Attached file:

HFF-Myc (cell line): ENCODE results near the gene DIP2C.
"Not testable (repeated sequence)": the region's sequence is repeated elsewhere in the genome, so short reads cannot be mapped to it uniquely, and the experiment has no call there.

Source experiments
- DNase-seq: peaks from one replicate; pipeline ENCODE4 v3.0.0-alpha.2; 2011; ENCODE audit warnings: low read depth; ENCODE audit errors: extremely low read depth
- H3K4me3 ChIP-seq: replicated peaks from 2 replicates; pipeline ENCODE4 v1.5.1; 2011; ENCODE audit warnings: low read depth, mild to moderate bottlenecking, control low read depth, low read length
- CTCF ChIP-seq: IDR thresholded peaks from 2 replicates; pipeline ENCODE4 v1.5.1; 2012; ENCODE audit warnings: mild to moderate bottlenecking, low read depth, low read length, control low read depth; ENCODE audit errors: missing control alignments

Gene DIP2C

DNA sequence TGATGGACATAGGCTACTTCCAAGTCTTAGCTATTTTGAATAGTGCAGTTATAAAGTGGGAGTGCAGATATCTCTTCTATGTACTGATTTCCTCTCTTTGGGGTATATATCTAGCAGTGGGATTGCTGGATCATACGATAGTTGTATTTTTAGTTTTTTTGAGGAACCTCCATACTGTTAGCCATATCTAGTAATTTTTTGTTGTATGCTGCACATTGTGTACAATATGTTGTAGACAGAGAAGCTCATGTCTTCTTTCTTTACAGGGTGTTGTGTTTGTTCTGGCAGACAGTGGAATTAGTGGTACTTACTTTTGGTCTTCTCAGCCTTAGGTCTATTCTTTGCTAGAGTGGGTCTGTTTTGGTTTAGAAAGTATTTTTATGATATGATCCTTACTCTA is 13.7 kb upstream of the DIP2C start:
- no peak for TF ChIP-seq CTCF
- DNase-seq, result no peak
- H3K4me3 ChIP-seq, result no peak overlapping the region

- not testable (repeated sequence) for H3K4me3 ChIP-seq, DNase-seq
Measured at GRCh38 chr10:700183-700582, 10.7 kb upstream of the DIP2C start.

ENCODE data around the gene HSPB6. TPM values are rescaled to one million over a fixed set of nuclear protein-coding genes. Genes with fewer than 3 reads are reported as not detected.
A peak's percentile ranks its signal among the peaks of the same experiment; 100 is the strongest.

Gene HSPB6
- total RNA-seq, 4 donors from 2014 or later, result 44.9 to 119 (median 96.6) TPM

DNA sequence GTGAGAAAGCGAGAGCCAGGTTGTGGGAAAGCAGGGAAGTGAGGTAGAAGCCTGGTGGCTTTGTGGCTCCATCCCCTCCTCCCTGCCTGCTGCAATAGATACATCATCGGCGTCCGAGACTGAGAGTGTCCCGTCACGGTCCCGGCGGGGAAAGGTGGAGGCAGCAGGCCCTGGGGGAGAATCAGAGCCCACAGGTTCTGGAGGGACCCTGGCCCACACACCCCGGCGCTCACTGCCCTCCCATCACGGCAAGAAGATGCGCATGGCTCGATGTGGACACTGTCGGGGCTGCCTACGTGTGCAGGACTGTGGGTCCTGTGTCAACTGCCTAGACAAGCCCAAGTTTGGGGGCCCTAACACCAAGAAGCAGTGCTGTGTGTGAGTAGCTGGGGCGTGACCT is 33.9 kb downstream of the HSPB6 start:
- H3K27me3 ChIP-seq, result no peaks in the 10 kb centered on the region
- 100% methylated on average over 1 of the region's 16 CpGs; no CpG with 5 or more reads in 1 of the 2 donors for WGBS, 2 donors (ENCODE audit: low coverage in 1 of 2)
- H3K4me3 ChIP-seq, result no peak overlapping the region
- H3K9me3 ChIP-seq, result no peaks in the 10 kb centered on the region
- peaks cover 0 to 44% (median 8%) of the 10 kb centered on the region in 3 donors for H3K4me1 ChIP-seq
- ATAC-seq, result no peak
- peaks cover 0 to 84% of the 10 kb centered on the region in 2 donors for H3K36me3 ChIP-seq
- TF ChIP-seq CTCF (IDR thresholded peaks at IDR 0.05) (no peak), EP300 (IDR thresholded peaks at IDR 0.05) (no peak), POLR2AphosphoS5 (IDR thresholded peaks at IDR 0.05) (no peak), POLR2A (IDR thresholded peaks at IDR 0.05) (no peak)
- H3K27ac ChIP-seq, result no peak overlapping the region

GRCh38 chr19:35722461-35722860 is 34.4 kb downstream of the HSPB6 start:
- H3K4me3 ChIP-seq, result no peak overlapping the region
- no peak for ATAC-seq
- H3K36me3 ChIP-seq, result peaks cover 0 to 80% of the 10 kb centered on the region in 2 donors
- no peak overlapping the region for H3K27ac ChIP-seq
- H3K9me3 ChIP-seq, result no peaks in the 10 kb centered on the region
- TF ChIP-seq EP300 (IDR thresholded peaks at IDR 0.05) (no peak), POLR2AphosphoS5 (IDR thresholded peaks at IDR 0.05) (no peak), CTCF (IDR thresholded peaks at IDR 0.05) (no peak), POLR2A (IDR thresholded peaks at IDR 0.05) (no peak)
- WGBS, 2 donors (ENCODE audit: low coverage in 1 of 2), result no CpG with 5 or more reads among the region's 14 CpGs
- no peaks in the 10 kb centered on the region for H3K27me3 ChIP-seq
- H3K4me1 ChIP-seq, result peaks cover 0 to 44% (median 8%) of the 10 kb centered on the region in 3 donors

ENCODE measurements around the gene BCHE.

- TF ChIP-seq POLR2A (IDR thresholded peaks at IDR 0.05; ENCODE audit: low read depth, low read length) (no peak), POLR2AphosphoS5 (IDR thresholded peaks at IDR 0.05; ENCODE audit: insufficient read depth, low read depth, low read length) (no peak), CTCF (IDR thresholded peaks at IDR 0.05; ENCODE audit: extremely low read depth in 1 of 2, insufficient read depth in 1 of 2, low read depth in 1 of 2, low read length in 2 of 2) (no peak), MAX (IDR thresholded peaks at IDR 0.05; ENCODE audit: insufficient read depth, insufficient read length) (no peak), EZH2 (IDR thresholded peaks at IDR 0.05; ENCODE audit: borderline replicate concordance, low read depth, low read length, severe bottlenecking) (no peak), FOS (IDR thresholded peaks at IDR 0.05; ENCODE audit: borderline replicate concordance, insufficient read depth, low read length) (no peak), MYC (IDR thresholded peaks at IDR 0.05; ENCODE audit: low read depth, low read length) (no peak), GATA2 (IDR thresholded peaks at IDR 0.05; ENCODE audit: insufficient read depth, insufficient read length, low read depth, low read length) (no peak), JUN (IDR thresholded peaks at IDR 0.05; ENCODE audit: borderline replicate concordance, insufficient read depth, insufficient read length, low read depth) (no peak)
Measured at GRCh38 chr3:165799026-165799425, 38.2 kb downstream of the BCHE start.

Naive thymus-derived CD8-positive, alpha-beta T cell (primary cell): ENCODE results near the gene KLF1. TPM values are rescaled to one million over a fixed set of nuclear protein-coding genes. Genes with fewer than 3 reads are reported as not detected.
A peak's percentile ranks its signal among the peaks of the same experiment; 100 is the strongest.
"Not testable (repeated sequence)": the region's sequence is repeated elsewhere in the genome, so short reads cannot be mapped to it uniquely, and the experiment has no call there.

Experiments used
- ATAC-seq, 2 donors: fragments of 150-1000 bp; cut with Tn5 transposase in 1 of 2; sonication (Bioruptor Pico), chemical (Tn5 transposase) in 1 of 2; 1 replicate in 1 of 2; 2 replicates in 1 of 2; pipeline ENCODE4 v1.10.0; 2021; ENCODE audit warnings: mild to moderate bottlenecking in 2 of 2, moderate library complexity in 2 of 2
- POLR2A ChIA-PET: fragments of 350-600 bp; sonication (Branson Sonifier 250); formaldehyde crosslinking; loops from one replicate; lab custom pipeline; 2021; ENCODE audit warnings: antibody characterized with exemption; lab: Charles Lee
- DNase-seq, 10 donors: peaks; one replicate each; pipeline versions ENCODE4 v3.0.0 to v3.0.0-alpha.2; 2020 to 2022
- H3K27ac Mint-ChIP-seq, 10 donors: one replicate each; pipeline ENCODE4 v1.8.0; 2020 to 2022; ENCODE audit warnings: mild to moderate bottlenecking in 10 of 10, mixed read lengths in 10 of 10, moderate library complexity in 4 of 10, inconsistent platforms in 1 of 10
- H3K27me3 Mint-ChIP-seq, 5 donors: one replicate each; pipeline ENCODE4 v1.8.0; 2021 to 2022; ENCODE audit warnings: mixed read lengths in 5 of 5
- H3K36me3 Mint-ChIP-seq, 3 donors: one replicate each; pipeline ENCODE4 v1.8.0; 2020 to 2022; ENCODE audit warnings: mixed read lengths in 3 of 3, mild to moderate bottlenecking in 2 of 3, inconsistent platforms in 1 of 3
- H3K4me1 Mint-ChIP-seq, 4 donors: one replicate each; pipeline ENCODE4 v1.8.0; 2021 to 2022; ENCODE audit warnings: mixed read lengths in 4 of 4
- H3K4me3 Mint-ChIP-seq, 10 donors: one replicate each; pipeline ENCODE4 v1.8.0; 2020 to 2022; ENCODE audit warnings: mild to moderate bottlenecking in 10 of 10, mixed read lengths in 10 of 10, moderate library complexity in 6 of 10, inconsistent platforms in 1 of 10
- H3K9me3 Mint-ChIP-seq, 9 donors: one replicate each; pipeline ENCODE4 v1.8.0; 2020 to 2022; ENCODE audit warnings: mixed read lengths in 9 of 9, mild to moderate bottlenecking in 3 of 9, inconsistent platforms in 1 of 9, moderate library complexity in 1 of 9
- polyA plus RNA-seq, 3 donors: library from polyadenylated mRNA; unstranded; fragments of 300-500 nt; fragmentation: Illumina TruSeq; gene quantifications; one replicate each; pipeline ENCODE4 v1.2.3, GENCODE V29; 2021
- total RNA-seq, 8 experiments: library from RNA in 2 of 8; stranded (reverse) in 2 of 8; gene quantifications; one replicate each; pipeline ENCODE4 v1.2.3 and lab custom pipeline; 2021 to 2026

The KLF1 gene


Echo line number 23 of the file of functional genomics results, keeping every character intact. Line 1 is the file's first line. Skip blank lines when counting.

- peaks cover 0 to 44% (median 8%) of the 10 kb centered on the region in 3 donors for H3K4me1 ChIP-seq